In 2012, Phillips, Craig and Dean released their song “Tell Your Heart to Beat Again.” It was inspired by the true story of a heart surgeon. After removing a patient’s heart to repair it, the surgeon returned it to the chest and began gently massaging it back to life. But the heart wouldn’t restart. More intense measures followed, but the heart still wouldn’t beat. Finally, the surgeon knelt next to the unconscious patient and spoke to her: “Miss Johnson,” he said, “this is your surgeon. The operation went perfectly. Your heart has been repaired. Now tell your heart to beat again.” Her heart began to beat.
The idea that we could tell our physical heart to do something might seem strange, but it has spiritual parallels. “Why, my soul, are you downcast?” the psalmist says to himself. “Put your hope in God” (Psalm 42:5). “Return to your rest, my soul,” says another, “for the
Our capable Surgeon has mended our heart (Psalm 103:3). So when fear, depression, or condemnation come, perhaps we too should address our souls and say: March on! Be strong! Feeble heart, beat again.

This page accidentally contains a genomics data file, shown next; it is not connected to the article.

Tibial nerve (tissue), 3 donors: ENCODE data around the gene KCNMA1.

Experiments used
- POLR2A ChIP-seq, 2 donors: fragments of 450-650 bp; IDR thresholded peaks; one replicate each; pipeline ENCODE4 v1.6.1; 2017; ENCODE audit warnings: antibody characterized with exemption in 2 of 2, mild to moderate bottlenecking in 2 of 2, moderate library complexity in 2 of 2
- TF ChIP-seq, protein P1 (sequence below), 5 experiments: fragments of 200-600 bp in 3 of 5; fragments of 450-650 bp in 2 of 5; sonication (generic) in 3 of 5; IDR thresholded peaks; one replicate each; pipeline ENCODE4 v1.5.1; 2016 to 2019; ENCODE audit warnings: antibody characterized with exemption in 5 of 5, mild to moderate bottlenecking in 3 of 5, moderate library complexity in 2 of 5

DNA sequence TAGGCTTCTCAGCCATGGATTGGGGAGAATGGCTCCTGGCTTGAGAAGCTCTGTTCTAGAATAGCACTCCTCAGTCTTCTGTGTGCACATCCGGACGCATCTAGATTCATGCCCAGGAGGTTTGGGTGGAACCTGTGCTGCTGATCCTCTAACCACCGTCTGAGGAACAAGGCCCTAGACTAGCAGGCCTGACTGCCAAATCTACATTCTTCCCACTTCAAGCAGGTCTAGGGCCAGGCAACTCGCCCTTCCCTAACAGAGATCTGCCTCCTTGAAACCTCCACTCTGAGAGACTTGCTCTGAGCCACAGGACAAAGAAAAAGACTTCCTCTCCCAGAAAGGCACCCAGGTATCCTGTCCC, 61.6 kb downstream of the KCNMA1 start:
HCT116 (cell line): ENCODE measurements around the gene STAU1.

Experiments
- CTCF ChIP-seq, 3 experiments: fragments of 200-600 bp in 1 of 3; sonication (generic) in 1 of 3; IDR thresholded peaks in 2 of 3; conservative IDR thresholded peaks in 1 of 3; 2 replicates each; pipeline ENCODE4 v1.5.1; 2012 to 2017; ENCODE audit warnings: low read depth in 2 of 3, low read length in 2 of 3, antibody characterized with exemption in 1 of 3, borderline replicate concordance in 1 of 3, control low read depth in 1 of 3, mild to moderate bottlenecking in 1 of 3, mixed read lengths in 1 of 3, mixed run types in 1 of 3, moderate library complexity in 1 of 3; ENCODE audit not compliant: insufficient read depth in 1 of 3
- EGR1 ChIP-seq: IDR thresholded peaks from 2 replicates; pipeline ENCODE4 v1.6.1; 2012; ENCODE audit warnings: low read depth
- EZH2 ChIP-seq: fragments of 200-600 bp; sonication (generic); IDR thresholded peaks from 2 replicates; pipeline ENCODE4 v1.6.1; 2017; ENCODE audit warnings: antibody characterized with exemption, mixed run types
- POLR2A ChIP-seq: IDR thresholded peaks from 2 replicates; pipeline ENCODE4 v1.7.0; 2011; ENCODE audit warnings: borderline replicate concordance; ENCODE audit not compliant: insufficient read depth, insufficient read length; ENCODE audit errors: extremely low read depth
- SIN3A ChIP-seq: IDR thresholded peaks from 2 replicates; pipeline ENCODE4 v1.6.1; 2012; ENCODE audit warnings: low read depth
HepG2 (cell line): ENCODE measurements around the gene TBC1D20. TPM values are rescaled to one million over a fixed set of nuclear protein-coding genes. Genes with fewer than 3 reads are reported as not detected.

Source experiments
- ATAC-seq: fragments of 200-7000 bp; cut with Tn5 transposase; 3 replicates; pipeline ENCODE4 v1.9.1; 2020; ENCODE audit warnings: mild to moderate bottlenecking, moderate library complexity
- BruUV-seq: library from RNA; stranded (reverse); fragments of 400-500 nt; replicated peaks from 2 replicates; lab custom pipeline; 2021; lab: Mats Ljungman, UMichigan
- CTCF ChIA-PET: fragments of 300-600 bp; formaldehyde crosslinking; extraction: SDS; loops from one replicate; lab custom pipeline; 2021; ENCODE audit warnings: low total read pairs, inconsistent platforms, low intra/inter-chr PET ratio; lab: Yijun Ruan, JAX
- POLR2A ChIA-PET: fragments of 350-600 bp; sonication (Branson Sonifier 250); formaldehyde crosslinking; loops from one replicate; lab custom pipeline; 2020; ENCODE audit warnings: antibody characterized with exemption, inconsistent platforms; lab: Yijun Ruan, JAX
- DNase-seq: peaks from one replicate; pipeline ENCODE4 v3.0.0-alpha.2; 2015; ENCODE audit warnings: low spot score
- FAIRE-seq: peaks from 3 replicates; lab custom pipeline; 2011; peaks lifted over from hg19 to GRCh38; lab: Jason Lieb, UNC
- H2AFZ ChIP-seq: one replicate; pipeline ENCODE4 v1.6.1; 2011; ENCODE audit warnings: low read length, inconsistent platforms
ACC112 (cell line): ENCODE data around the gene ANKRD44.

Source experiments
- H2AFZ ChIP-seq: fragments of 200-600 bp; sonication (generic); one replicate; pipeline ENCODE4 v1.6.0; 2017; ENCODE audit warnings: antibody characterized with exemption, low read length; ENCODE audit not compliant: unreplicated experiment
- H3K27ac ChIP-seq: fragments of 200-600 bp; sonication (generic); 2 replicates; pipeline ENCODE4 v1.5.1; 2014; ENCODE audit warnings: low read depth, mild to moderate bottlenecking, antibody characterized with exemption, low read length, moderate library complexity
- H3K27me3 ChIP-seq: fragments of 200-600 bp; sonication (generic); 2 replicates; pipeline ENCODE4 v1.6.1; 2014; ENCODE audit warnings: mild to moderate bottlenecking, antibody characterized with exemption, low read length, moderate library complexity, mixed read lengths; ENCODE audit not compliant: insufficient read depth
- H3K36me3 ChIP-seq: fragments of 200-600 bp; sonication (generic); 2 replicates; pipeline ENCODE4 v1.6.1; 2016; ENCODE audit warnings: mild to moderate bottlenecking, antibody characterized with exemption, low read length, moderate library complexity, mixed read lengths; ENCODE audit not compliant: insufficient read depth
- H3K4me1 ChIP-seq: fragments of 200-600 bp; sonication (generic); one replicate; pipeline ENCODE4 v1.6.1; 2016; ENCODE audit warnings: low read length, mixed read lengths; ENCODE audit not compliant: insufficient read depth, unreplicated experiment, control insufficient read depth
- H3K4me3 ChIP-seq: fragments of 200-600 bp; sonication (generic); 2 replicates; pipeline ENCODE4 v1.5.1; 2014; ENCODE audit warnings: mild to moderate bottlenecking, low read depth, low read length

Master Physician, thank You for being with me in every trial and battle. Because of Your promised presence, I will direct my soul to act bravely.
Today’s passage (Judges 5:19–21) is part of the Song of Deborah (vv. 1–31), sung by Deborah and Barak after they were victorious over the Canaanites (4:23–24). We first read of Deborah in Judges 4 and learn she was a prophetess, Lappidoth’s wife, and a judge (the only female judge in the book of Judges) who settled disputes among the Israelites (vv. 4–5). She served during a time when, once again, “the Israelites did evil in the eyes of the L